There’s nothing new about what Netflix is doing in film, says Christopher Nolan. What’s different is selling it to Wall Street as innovation.
The Dunkirk and The Dark Knight director, who has both slammed and praised the streaming service in interviews, likens Netflix’s model of sidelining cinemas by sending its movies to streaming first to the old straight-to-video releases that have long held a stigma in Hollywood.
Straight-to-video releases—movies released first on video tape without playing in theaters—have been around since the 1990s. Before Netflix obsoleted the video store, movies could turn a profit without ever hitting in theaters if enough copies were sold to video stores and rented to customers, who often choose 2-3 movies at a time based on their VHS covers, the descriptions on the back of the box, and the talent featured. Some movies were even commissioned to fill shelves at local video stores and chains like Blockbuster, of which now only a few remain. The movies were often low-budget and didn’t have mass appeal. Thus, they got a bad rap for being lower quality than theatrical releases.
Getting a movie in theaters became the marker of a good filmmaker; straight-to-video releases were merely a consolation prize. Nolan told Variety:
As a filmmaker, when I was starting out in the Nineties, your nightmare was the straight-to-video release. There’s nothing new about it—what’s different and new about it is selling it to Wall Street as innovation or disruption…
Netflix is stomping out that stigma now that talent like Brad Pitt, Will Smith, and Martin Scorsese are making movies for its streaming service. The company plans to release more films next year than most major US studios combined, and whether or not they play in theaters is not of great concern to it. Netflix has historically eschewed the industry convention of giving films at least 90 days in theaters before releasing them on streaming video or elsewhere.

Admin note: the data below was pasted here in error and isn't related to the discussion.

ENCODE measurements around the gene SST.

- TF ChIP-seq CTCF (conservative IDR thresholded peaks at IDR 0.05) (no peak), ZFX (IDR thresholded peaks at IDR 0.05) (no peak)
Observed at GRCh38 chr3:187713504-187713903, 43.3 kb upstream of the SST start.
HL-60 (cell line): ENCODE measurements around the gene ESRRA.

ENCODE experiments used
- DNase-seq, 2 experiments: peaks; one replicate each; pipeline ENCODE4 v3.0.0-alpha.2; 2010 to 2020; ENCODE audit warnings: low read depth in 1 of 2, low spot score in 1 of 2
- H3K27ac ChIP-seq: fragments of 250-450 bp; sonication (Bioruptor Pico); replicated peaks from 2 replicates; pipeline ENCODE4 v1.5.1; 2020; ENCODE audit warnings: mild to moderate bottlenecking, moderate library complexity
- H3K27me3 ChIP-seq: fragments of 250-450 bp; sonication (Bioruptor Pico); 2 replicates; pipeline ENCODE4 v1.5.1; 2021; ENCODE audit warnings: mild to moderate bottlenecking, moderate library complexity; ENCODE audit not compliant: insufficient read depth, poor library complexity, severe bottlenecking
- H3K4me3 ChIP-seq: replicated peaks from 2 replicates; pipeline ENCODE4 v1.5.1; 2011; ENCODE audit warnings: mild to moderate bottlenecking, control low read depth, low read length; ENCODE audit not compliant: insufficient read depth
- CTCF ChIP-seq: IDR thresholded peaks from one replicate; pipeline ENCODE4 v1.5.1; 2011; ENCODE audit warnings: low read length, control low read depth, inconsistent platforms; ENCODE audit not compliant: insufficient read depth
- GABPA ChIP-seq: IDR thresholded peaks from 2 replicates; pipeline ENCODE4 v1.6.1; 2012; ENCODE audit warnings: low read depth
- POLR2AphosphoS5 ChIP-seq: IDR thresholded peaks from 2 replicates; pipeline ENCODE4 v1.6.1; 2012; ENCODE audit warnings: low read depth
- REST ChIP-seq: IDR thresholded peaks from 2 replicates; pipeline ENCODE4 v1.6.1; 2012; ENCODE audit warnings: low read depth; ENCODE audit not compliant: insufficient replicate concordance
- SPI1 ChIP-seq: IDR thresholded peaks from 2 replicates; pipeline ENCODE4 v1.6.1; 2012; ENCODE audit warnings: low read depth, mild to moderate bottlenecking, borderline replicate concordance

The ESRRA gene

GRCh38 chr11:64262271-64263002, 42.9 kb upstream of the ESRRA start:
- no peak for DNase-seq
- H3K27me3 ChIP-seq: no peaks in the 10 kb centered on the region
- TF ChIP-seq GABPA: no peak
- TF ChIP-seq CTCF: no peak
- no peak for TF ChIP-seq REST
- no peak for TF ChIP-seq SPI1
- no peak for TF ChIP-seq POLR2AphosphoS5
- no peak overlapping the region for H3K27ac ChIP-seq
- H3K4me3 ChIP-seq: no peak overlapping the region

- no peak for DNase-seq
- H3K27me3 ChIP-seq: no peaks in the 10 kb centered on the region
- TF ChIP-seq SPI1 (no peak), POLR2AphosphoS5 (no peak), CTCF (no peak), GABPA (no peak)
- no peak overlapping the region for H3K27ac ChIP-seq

Some of it films are released in theaters the day they hit streaming. Others never run in cinemas at all. Its argument is that its movies are made for and paid for by its subscribers, so why shouldn’t they get first dibs?
Nolan—a staunch supporter of the cinema as a place to appreciate film—argues that the classic distribution model, which distinguishes between theatrical, home-video, and TV releases, exists for reason. It makes Hollywood economics work. “Every other industry, whether it’s the car industry or whatever, controls when a product is launched,” Nolan said. “The idea that the film business should forget that and just throw everything together at the same time makes no sense. It’s not good business, and people will realize that eventually.”
Netflix investors, the stock has shown, will back the strategy as long as the streaming service’s subscriber base keeps growing. And some filmmakers, frustrated with the studio system, are taking to it too.
Nolan may not respect Netflix’s play, but he at least respects the game. He reportedly apologized via email to Netflix’s chief content officer Ted Sarandos after railing against the company during the press tour for his Dunkirk this summer.
“I said what I believe, but I was undiplomatic in the way I expressed it,” he told Variety. “I wasn’t giving any context to the frankly revolutionary nature of what Netflix has done. It’s extraordinary. They need appropriate respect for that, which I have.”
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